Memory Management

15 Jul 2019

Memory Management

In the figure above, we want the newly active process P1 to execute in its own logical address space randing from 0 to max. It shouldn’t have to know exactly where in physical memory its code and data are located. This decouples the compiler from run-time execution. In addition, there needs to be a mapping from logical addresses to physical addresses at run time. This is taken care of by the Memory Management Unit (MMU).

The MMU must do the following:

  1. Address translation: translate logical addresses into physical addresses, i.e. map the logical address space into a physical address space.
  2. Bounds checking: check if the requested memory address is within the upper and lower limits of the address space. One approach is:
    • Base register in hardware keeps track of lower limit of the physical address space.
    • Limit register keeps track of size of logical space.
    • Upper limit of physical address space = base register + limit register.

Base and limit registers provide hardware support for a simple MMU.

  • Memory access should not go out of bounds.
  • If out of bounds, then this is a segmentation fault so trap to the OS.
  • MMU will detect out-of-bounds memory access and notify OS by throwing an exception. Only the OS can load the base and limit registers while in kernel/supervisor mode - these registers would be loaded as part of a context switch.

Loading Tasks into Memory

  • Contiguous memory is used to hold a task.
  • The task is stored as code and data on disk.
  • The task contains code, data, stack, and heap in memory.
  • Multiple tasks can be loaded in memory at the same time.
  • The kernel is responsible for protecting task memory from other tasks.
    • The MMU is used to validate all addresses.
    • Each task needs a base and limit register.
    • Context switch must save/restore these address registers.

Address Binding

  • Address binding at Compile Time
    • If you know in advance where in physical memory a process will be placed, then compile your code with absolute physical addresses.
    • Ex:
        LOAD MEM_ADDR_X, reg1
        STORE MEM_ADDR_Y, reg2
    • MEM_ADDR_X and MEM_ADDR_Y are hardwired by the compiler as absolute physical addresses.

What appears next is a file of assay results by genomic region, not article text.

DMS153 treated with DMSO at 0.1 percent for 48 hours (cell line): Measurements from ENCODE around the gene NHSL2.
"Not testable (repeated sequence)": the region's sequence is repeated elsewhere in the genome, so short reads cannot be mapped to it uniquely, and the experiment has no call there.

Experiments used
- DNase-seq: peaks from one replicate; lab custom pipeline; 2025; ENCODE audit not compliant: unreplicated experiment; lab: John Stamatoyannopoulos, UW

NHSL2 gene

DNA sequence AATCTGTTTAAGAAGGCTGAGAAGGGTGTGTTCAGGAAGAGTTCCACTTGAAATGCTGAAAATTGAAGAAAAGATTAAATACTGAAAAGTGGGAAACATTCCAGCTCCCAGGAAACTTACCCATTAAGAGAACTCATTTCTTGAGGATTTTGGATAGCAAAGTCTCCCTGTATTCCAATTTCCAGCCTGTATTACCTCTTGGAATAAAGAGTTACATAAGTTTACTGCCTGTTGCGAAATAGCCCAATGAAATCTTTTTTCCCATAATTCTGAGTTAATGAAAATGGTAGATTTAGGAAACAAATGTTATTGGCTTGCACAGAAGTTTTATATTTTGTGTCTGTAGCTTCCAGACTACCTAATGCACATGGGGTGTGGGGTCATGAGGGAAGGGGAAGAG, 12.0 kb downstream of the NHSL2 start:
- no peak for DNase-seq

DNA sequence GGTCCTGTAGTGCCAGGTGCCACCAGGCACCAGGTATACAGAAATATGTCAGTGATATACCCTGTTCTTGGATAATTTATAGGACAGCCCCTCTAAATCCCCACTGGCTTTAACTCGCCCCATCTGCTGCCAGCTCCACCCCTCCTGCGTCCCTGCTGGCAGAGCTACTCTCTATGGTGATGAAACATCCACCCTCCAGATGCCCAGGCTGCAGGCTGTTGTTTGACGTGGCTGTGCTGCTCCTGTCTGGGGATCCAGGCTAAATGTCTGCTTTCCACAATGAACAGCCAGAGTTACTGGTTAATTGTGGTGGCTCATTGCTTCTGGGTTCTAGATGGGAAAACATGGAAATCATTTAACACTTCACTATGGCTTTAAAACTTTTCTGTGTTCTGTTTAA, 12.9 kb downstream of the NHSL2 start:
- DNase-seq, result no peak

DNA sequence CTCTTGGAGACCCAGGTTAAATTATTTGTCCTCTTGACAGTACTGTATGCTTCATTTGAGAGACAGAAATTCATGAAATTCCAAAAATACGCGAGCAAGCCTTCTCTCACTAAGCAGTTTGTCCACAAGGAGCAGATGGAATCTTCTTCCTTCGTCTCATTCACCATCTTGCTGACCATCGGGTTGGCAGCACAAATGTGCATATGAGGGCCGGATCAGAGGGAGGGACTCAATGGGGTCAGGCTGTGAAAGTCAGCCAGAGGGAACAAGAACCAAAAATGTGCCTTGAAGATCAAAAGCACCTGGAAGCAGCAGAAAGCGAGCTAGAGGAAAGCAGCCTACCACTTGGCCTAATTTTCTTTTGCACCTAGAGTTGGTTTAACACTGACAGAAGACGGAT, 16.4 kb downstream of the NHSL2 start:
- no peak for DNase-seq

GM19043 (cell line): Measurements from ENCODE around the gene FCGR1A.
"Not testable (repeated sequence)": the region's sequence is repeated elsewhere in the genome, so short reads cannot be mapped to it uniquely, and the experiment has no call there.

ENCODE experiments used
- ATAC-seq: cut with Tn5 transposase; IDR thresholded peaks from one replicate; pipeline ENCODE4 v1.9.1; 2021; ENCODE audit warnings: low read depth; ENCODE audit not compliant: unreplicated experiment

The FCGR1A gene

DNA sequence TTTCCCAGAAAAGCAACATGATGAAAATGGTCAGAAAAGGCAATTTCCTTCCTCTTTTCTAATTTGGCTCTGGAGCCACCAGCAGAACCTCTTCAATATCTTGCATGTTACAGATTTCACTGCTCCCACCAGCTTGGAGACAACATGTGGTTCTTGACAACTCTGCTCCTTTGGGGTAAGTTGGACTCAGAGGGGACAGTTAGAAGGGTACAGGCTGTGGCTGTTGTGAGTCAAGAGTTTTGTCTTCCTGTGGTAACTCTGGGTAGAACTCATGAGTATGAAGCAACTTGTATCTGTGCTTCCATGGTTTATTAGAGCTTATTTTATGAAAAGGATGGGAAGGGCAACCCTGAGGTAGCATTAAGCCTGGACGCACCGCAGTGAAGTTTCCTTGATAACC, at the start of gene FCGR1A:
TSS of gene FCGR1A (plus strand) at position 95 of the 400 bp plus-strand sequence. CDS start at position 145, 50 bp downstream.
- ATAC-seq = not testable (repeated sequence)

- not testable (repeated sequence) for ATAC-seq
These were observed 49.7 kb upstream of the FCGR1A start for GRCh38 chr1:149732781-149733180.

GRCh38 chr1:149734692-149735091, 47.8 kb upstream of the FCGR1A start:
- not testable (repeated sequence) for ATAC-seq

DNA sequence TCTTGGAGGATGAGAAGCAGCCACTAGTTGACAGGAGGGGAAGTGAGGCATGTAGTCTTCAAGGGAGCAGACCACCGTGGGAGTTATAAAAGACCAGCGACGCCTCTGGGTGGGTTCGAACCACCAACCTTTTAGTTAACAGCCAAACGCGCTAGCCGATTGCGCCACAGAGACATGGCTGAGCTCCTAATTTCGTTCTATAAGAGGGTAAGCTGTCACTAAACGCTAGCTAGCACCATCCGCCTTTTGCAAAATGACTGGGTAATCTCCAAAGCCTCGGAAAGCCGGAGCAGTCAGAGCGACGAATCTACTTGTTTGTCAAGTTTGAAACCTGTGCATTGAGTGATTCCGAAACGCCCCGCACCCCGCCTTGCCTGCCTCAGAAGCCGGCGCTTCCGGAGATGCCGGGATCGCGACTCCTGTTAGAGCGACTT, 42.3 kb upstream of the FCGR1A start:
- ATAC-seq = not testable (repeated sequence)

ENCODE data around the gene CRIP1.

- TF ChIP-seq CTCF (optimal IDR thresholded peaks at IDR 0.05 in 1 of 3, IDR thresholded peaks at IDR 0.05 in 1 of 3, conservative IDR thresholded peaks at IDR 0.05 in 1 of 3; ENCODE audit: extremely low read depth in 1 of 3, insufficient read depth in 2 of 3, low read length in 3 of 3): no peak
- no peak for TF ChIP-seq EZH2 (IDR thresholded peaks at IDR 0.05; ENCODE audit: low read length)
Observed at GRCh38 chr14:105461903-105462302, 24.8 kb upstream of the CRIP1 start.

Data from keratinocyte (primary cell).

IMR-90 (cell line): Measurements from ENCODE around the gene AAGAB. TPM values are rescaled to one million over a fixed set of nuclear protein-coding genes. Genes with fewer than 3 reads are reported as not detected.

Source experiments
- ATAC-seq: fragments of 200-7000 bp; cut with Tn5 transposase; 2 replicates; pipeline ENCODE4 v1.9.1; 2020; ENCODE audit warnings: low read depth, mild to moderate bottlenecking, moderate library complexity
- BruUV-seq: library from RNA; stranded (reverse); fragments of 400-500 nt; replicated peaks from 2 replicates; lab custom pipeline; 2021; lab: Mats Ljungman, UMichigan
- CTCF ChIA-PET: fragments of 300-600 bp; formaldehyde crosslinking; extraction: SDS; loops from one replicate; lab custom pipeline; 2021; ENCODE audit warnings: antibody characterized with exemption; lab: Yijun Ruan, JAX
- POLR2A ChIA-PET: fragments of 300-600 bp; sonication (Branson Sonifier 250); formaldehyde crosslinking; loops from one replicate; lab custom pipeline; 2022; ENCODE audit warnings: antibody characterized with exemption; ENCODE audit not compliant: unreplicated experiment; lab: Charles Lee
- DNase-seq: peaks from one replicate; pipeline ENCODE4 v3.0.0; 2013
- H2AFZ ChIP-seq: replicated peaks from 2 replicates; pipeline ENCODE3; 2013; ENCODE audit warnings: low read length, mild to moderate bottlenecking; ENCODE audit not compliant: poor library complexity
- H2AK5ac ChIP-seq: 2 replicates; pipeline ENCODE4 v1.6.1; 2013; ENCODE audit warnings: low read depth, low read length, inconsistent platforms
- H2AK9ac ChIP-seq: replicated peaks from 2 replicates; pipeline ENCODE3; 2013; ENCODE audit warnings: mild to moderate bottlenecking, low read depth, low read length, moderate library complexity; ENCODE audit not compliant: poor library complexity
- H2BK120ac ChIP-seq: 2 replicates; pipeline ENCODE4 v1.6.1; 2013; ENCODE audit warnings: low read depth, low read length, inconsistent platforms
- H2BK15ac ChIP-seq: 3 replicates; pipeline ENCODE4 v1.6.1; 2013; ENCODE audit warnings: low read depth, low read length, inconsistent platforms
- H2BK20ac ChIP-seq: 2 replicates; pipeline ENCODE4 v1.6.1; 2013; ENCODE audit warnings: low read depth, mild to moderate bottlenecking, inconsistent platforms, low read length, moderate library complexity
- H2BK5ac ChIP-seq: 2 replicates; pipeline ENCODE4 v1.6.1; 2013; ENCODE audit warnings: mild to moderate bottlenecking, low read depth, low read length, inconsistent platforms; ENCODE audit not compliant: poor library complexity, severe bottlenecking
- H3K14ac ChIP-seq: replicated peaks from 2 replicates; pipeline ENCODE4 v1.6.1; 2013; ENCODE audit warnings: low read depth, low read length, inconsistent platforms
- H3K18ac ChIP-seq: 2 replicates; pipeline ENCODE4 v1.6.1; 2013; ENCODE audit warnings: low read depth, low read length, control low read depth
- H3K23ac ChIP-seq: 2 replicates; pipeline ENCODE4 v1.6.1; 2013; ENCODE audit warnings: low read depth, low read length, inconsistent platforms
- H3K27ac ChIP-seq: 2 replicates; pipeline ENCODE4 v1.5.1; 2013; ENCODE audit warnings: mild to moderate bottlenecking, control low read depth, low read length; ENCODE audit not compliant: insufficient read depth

• Address Binding at Load Time
    • Code is first compiled in relocatable format.
    • Replace logical addresses in code with physical addresses during loading.
    • At load time, the loader replaces all occurrences in the code of MEM_ADDR_X and MEM_ADDR_Y with (base+MEM_ADDR_X) and (base+MEM_ADDR_Y).
    • Once the binary has been thus changed, it is not really portable to any other area of memory, hence load time bound processes are not suitable for swapping.
  • Address Binding at Run Time (done by most modern OS)
    • Code is first compiled in relocatable formate as if executing in its own logical/virtual address space.
    • As each instruction is executed, i.e. at run time, the MMU relocates the logical address to a physical address using hardware support such as base/relocation registers.
    • `MEM_ADDR_X is compiled as a logical address, and implicitly the hardware MMU will translate it to base+MEM_ADDR_X when the instruction executes.

The MMU needs to perform run-time mapping of logical/virtual addresses to physical addresses. * For run-time address binding, each logical address is relocated or translated by MMU to a physical address that is used to access main memory/RAM. Thus, the application program never sees the actual physical memory, it just presents a logical address to the MMU.

Let’s combine the MMU’s two tasks (bounds checking and memory mapping) into a single figure. * Since logical addresses can’t be negative, then a lower bound check is unnecessary; just check the upper bound by comparing it to the limit register. Also, by checking the limit first, there is no need to do relocation if out of bounds.

Run Time Binding

Static Linking

By using run time binding with static linking, applications have access to the same library code even if it has changed recently. This can move to machines without the library and involves self-contained processes.

Statically linked executable: * Logical addresses are translated instruction by instruction into physical addresses at run time and the entire executable has all the code it needs at compile time through static linking. * ONce a function is statically linked, it is embedded in the code and can’t be changed except through recompilation. The code may contain outdated functions that don’t have the latest bug fixes, performance optimizations, and/or feature enhancements.

Dynamic Linking

By using run time binding with dynamic linking, applications have access to the latest code at run-time, e.g. the most recent patched dlls. Other advantages are smaller size (stubs stay stubs unless activated) and that we can have just one copy of the code that is shared among all applications.